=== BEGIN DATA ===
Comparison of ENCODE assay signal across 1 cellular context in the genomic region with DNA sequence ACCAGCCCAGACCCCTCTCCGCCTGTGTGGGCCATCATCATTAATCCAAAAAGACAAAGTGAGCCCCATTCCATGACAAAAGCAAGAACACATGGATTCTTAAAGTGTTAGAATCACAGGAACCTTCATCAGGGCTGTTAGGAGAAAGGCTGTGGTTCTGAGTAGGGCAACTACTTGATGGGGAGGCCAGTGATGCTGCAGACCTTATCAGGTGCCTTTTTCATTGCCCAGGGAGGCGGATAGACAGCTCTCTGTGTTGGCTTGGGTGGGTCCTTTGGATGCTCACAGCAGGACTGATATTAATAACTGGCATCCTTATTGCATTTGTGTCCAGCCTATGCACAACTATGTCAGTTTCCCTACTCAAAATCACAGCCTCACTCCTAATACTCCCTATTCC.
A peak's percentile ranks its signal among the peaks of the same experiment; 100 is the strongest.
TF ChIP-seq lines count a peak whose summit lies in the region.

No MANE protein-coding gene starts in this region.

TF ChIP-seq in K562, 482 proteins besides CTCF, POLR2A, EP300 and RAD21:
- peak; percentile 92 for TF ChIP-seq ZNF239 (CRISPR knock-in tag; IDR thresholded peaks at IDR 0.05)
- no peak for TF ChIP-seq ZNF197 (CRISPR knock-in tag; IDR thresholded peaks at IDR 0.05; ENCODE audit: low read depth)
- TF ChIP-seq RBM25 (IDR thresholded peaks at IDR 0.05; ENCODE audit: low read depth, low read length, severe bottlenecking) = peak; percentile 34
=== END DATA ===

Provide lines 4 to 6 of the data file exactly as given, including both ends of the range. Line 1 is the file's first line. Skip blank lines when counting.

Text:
No MANE protein-coding gene starts in this region.

TF ChIP-seq in K562, 482 proteins besides CTCF, POLR2A, EP300 and RAD21:
- peak; percentile 92 for TF ChIP-seq ZNF239 (CRISPR knock-in tag; IDR thresholded peaks at IDR 0.05)